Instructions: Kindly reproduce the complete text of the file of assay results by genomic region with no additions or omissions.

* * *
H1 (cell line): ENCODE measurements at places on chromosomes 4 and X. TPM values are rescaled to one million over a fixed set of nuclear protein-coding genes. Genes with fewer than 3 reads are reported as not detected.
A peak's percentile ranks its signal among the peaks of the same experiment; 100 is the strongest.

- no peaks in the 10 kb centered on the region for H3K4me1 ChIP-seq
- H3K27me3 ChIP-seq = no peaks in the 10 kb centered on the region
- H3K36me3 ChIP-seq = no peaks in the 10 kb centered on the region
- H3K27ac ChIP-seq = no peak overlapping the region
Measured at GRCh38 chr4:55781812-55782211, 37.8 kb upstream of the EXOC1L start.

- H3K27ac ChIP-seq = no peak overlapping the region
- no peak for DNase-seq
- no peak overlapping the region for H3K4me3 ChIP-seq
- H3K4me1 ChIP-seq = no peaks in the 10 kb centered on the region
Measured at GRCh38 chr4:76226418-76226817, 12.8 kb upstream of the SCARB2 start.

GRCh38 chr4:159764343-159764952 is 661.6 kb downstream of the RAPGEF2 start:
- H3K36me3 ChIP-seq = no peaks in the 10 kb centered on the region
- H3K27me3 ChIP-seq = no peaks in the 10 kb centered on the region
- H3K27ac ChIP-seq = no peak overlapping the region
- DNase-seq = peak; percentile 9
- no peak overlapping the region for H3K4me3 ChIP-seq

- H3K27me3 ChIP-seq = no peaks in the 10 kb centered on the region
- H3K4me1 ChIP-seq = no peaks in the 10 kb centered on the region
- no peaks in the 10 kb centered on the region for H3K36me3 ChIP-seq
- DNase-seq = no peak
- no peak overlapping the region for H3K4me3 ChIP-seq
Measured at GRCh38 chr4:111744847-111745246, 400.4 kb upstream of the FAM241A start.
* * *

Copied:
H1 (cell line): ENCODE measurements at places on chromosomes 4 and X. TPM values are rescaled to one million over a fixed set of nuclear protein-coding genes. Genes with fewer than 3 reads are reported as not detected.
A peak's percentile ranks its signal among the peaks of the same experiment; 100 is the strongest.

- no peaks in the 10 kb centered on the region for H3K4me1 ChIP-seq
- H3K27me3 ChIP-seq = no peaks in the 10 kb centered on the region
- H3K36me3 ChIP-seq = no peaks in the 10 kb centered on the region
- H3K27ac ChIP-seq = no peak overlapping the region
Measured at GRCh38 chr4:55781812-55782211, 37.8 kb upstream of the EXOC1L start.

- H3K27ac ChIP-seq = no peak overlapping the region
- no peak for DNase-seq
- no peak overlapping the region for H3K4me3 ChIP-seq
- H3K4me1 ChIP-seq = no peaks in the 10 kb centered on the region
Measured at GRCh38 chr4:76226418-76226817, 12.8 kb upstream of the SCARB2 start.

GRCh38 chr4:159764343-159764952 is 661.6 kb downstream of the RAPGEF2 start:
- H3K36me3 ChIP-seq = no peaks in the 10 kb centered on the region
- H3K27me3 ChIP-seq = no peaks in the 10 kb centered on the region
- H3K27ac ChIP-seq = no peak overlapping the region
- DNase-seq = peak; percentile 9
- no peak overlapping the region for H3K4me3 ChIP-seq

- H3K27me3 ChIP-seq = no peaks in the 10 kb centered on the region
- H3K4me1 ChIP-seq = no peaks in the 10 kb centered on the region
- no peaks in the 10 kb centered on the region for H3K36me3 ChIP-seq
- DNase-seq = no peak
- no peak overlapping the region for H3K4me3 ChIP-seq
Measured at GRCh38 chr4:111744847-111745246, 400.4 kb upstream of the FAM241A start.